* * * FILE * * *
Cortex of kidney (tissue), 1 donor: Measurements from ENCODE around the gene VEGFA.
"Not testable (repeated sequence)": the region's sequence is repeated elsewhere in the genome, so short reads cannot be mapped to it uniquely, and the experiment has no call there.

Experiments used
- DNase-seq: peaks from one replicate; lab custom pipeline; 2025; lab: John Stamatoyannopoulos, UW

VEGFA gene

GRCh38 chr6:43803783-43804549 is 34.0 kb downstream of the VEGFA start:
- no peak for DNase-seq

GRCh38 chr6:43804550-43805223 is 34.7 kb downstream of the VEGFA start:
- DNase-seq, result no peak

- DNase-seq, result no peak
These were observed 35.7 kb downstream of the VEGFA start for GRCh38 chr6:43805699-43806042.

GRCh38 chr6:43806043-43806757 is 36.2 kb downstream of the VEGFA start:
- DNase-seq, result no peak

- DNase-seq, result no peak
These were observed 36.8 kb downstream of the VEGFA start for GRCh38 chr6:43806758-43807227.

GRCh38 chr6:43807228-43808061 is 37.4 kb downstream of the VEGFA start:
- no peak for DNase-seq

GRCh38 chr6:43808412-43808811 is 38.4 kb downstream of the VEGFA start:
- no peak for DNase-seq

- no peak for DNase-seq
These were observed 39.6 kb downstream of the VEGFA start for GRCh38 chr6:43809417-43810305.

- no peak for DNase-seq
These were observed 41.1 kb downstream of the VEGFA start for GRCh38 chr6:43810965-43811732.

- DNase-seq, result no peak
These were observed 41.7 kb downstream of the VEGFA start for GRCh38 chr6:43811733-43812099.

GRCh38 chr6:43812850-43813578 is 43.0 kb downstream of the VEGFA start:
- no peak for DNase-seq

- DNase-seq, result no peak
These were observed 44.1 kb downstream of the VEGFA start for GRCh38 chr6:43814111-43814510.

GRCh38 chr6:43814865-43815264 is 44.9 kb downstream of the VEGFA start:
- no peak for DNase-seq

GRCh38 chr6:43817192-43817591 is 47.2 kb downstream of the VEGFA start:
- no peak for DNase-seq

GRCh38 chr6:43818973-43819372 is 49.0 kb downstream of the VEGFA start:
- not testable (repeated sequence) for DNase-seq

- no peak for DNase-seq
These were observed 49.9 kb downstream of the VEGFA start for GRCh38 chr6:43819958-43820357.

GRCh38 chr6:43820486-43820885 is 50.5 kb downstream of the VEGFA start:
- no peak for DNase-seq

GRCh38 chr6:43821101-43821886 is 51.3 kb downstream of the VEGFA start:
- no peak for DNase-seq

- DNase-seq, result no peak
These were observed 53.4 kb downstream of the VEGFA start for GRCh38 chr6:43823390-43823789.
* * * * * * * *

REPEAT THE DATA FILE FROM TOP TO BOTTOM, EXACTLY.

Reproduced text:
Cortex of kidney (tissue), 1 donor: Measurements from ENCODE around the gene VEGFA.
"Not testable (repeated sequence)": the region's sequence is repeated elsewhere in the genome, so short reads cannot be mapped to it uniquely, and the experiment has no call there.

Experiments used
- DNase-seq: peaks from one replicate; lab custom pipeline; 2025; lab: John Stamatoyannopoulos, UW

VEGFA gene

GRCh38 chr6:43803783-43804549 is 34.0 kb downstream of the VEGFA start:
- no peak for DNase-seq

GRCh38 chr6:43804550-43805223 is 34.7 kb downstream of the VEGFA start:
- DNase-seq, result no peak

- DNase-seq, result no peak
These were observed 35.7 kb downstream of the VEGFA start for GRCh38 chr6:43805699-43806042.

GRCh38 chr6:43806043-43806757 is 36.2 kb downstream of the VEGFA start:
- DNase-seq, result no peak

- DNase-seq, result no peak
These were observed 36.8 kb downstream of the VEGFA start for GRCh38 chr6:43806758-43807227.

GRCh38 chr6:43807228-43808061 is 37.4 kb downstream of the VEGFA start:
- no peak for DNase-seq

GRCh38 chr6:43808412-43808811 is 38.4 kb downstream of the VEGFA start:
- no peak for DNase-seq

- no peak for DNase-seq
These were observed 39.6 kb downstream of the VEGFA start for GRCh38 chr6:43809417-43810305.

- no peak for DNase-seq
These were observed 41.1 kb downstream of the VEGFA start for GRCh38 chr6:43810965-43811732.

- DNase-seq, result no peak
These were observed 41.7 kb downstream of the VEGFA start for GRCh38 chr6:43811733-43812099.

GRCh38 chr6:43812850-43813578 is 43.0 kb downstream of the VEGFA start:
- no peak for DNase-seq

- DNase-seq, result no peak
These were observed 44.1 kb downstream of the VEGFA start for GRCh38 chr6:43814111-43814510.

GRCh38 chr6:43814865-43815264 is 44.9 kb downstream of the VEGFA start:
- no peak for DNase-seq

GRCh38 chr6:43817192-43817591 is 47.2 kb downstream of the VEGFA start:
- no peak for DNase-seq

GRCh38 chr6:43818973-43819372 is 49.0 kb downstream of the VEGFA start:
- not testable (repeated sequence) for DNase-seq

- no peak for DNase-seq
These were observed 49.9 kb downstream of the VEGFA start for GRCh38 chr6:43819958-43820357.

GRCh38 chr6:43820486-43820885 is 50.5 kb downstream of the VEGFA start:
- no peak for DNase-seq

GRCh38 chr6:43821101-43821886 is 51.3 kb downstream of the VEGFA start:
- no peak for DNase-seq

- DNase-seq, result no peak
These were observed 53.4 kb downstream of the VEGFA start for GRCh38 chr6:43823390-43823789.